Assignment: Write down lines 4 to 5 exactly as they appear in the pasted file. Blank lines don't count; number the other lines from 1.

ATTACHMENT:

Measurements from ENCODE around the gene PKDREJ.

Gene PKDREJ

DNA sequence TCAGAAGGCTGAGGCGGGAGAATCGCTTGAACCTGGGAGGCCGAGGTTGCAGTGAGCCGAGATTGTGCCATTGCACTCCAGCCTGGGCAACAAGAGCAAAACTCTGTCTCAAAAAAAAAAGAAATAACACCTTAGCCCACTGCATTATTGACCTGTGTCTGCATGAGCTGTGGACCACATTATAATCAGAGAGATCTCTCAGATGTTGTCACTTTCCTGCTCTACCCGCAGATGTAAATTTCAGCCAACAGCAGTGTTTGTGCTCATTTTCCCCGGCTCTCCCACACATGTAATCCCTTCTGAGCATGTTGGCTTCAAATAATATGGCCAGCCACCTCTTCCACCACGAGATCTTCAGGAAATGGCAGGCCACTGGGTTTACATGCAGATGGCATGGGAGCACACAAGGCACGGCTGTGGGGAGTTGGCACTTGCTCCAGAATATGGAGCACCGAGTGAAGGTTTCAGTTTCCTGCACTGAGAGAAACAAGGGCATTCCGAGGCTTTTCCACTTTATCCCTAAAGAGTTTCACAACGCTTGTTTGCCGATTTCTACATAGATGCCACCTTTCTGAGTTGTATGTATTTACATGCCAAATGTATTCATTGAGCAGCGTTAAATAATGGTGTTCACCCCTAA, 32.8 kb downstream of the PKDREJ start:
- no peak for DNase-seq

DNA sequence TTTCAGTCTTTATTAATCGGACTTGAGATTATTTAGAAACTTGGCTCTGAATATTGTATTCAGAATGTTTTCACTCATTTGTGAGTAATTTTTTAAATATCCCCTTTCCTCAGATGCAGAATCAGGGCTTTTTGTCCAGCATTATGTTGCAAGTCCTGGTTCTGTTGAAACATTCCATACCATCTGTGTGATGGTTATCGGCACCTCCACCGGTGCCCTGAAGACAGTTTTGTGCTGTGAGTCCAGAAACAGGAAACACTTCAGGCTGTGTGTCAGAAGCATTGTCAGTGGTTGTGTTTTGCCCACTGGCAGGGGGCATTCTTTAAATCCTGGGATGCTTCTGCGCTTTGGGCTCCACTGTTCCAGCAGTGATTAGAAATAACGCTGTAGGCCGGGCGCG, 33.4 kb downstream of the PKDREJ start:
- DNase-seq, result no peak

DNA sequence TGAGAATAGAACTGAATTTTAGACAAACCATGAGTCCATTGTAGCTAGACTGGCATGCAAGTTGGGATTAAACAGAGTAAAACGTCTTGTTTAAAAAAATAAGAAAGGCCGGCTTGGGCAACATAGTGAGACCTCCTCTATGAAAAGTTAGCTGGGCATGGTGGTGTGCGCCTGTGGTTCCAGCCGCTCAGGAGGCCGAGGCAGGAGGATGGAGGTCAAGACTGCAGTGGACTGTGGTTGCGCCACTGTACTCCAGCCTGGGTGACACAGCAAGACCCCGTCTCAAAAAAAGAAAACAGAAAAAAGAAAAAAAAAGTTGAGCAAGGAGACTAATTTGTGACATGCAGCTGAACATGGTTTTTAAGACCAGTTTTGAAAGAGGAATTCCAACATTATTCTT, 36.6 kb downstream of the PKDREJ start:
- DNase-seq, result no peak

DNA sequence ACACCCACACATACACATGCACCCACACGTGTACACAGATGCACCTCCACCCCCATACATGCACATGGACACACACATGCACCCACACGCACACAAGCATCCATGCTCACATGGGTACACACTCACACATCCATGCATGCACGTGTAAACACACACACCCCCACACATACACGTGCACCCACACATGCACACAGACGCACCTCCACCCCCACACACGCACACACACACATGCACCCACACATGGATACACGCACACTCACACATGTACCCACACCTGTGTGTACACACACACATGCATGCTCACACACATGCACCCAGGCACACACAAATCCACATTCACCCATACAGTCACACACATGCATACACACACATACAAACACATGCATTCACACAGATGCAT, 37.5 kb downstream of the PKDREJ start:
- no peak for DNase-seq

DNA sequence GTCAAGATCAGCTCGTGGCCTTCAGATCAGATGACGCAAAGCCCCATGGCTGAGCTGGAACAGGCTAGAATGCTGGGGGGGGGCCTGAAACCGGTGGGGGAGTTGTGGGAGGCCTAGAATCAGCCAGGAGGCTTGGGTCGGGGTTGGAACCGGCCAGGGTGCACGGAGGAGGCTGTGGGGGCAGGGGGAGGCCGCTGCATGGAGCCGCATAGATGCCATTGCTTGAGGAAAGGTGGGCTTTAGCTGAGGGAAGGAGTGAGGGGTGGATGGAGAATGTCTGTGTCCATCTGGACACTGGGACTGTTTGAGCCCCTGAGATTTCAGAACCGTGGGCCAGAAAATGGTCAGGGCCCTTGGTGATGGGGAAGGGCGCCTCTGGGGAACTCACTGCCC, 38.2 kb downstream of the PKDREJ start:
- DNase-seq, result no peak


- no peak for DNase-seq

DNA sequence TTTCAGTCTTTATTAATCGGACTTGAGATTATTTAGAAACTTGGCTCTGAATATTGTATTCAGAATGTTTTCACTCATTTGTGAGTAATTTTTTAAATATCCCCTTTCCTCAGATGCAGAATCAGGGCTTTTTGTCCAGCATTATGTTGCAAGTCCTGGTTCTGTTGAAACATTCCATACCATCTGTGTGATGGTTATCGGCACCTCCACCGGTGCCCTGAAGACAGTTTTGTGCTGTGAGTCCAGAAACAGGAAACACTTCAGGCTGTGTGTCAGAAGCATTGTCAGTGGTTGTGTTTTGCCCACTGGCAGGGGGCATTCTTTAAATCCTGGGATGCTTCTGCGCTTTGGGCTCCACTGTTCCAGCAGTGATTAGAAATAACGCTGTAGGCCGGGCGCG, 33.4 kb downstream of the PKDREJ start: